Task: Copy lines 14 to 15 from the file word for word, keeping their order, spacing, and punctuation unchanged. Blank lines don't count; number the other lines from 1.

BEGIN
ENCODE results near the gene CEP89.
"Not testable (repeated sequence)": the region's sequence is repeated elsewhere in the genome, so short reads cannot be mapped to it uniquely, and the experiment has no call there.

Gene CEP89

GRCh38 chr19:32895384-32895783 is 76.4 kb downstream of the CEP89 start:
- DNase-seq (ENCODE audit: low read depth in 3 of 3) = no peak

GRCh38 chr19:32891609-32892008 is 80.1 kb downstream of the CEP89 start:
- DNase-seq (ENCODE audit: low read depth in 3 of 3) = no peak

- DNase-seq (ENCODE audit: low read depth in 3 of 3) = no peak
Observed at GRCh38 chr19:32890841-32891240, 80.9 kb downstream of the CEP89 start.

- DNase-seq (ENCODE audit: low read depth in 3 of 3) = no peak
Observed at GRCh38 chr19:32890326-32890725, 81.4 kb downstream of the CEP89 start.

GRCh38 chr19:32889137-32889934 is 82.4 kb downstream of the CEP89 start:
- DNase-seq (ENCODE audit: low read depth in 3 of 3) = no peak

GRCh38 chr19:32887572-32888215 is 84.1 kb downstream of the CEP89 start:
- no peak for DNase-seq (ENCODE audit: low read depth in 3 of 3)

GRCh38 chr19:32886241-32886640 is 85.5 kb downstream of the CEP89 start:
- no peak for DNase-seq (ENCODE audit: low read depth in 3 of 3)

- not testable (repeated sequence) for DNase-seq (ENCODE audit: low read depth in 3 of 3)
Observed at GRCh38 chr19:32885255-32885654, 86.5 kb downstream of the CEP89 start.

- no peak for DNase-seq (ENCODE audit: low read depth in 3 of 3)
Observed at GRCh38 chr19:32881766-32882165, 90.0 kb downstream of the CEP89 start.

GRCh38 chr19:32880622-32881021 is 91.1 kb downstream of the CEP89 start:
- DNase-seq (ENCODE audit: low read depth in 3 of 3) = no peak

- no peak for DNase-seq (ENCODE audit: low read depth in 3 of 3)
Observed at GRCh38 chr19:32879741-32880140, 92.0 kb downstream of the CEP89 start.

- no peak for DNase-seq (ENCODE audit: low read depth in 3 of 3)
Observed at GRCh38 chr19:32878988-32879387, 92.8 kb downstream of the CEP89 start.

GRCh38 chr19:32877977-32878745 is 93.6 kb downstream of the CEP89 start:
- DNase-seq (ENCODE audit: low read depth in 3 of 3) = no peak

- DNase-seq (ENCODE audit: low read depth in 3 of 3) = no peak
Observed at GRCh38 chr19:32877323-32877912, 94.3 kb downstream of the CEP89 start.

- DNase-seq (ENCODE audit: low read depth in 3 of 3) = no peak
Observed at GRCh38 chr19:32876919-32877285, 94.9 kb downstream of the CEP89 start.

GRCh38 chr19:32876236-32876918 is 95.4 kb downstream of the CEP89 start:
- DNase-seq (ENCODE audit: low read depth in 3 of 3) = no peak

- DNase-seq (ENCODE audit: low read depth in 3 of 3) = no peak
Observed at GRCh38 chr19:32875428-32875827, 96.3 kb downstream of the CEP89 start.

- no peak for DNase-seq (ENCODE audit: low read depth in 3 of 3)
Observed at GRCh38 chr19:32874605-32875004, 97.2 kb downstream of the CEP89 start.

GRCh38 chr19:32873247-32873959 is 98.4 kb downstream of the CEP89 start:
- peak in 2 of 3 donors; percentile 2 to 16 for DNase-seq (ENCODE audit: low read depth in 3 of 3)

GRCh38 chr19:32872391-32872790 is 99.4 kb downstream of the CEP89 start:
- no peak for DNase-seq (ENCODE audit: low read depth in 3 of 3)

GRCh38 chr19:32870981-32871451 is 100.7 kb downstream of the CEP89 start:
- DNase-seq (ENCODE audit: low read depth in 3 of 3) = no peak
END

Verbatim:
GRCh38 chr19:32887572-32888215 is 84.1 kb downstream of the CEP89 start:
- no peak for DNase-seq (ENCODE audit: low read depth in 3 of 3)